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Year : 2019  |  Volume : 22  |  Issue : 1  |  Page : 123-124

Intravenous immunoglobulin for severe protracted pediatric Guillain–Barre syndrome: Is single dose adequate?

Department of Pediatrics, Division of Child Neurology, All India Institute of Medical Sciences, New Delhi, India

Date of Web Publication26-Dec-2018

Correspondence Address:
Dr. Sheffali Gulati
Department of Pediatrics, Division of Child Neurology, Room No. 3056, Third Floor, Teaching Block, All India Institute of Medical Sciences, New Delhi
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Source of Support: None, Conflict of Interest: None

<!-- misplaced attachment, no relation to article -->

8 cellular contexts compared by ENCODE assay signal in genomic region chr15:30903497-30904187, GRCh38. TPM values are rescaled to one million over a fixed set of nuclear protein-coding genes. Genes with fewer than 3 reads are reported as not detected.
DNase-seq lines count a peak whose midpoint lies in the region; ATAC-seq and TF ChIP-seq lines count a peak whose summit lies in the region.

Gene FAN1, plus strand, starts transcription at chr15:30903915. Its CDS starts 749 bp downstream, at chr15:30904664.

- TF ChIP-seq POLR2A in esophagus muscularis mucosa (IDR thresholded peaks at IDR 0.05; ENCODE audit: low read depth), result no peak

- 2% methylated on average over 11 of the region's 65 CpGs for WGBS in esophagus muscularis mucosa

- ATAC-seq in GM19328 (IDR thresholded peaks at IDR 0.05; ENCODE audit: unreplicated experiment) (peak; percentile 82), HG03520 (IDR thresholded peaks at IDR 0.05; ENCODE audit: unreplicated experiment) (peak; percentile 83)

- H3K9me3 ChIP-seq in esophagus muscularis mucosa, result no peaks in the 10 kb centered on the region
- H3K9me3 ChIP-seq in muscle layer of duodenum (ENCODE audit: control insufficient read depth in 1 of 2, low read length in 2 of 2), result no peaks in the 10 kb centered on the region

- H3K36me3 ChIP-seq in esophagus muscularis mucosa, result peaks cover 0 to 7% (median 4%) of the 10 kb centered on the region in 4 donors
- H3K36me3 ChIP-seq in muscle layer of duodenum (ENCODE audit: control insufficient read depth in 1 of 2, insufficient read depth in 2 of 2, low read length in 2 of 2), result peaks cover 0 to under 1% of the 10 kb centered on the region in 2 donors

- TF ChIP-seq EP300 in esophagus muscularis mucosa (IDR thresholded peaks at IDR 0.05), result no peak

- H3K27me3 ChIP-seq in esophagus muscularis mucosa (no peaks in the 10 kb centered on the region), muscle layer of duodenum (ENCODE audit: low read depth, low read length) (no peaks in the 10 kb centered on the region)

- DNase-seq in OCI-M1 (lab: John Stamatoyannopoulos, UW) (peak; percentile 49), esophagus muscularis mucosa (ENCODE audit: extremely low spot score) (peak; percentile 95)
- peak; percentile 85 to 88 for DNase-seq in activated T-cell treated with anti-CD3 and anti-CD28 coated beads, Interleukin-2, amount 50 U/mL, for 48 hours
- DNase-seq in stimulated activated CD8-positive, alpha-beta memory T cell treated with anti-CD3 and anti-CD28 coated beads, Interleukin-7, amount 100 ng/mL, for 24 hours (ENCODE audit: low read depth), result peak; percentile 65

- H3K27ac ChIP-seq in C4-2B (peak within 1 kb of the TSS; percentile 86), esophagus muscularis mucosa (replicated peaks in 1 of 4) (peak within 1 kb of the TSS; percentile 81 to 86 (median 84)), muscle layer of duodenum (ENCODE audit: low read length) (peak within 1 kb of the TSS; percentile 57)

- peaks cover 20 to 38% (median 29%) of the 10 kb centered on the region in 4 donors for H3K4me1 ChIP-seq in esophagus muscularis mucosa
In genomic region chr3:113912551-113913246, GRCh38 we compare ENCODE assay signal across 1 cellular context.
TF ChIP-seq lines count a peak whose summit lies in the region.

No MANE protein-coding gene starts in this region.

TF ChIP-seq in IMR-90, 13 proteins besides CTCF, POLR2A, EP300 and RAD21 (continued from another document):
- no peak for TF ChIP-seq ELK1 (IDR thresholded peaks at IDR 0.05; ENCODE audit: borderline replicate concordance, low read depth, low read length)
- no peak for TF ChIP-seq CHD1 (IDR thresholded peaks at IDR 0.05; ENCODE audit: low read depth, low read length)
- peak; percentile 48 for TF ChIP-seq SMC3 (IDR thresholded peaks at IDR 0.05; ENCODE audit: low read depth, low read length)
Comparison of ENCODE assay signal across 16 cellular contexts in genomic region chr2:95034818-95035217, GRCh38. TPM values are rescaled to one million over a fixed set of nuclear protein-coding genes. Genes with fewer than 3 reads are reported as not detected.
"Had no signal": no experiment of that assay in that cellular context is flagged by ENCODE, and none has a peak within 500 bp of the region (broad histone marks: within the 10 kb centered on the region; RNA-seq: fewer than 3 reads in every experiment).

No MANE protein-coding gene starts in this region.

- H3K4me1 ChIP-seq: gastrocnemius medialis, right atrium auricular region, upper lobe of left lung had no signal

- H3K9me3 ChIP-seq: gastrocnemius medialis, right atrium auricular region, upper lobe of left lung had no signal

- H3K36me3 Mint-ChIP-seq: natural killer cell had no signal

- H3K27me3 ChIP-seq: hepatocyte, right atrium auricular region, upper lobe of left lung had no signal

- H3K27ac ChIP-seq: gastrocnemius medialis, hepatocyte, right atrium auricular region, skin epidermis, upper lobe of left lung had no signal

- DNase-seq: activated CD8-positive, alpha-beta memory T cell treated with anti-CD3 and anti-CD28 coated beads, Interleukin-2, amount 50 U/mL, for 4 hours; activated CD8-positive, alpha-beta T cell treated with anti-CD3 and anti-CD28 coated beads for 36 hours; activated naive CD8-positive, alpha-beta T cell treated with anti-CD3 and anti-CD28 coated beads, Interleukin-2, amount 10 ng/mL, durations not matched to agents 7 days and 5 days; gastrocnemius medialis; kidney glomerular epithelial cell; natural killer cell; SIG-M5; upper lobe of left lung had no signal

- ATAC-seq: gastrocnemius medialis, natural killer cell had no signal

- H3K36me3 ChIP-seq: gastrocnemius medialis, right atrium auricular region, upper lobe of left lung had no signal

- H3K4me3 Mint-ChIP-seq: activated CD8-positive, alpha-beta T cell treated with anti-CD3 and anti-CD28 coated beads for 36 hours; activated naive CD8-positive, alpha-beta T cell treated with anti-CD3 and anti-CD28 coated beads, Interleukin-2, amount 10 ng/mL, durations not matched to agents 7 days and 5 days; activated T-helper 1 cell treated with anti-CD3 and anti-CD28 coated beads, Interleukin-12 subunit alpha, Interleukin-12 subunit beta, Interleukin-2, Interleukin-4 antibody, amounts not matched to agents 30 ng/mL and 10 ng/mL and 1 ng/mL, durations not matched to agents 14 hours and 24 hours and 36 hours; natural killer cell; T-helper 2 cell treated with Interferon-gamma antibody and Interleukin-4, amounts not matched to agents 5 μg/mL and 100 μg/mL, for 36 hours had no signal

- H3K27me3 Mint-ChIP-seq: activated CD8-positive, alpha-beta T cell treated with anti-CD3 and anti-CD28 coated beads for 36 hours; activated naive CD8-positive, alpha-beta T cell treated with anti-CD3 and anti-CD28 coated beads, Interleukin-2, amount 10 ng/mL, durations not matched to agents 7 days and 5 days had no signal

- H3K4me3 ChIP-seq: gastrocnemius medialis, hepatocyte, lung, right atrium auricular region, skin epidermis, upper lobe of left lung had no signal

DOI: 10.4103/aian.AIAN_100_18

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How to cite this article:
Madaan P, Jauhari P, Shruthi N M, Chakrabarty B, Gulati S. Intravenous immunoglobulin for severe protracted pediatric Guillain–Barre syndrome: Is single dose adequate?. Ann Indian Acad Neurol 2019;22:123-4

How to cite this URL:
Madaan P, Jauhari P, Shruthi N M, Chakrabarty B, Gulati S. Intravenous immunoglobulin for severe protracted pediatric Guillain–Barre syndrome: Is single dose adequate?. Ann Indian Acad Neurol [serial online] 2019 [cited 2021 Sep 28];22:123-4. Available from:


Guillain–Barre syndrome (GBS) is an acute immune-mediated polyradiculoneuropathy which may be demyelinating (acute inflammatory demyelinating polyradiculoneuropathy) or axonal (acute motor axonal neuropathy [AMAN]). It is an important cause of acute flaccid paralysis in children globally. It is characterized by acute-onset ascending and symmetric weakness, reaching nadir within 2–4 weeks, with gradual recovery and a mortality of around 5% while 20% of patients are left with disabling motor deficits.[1]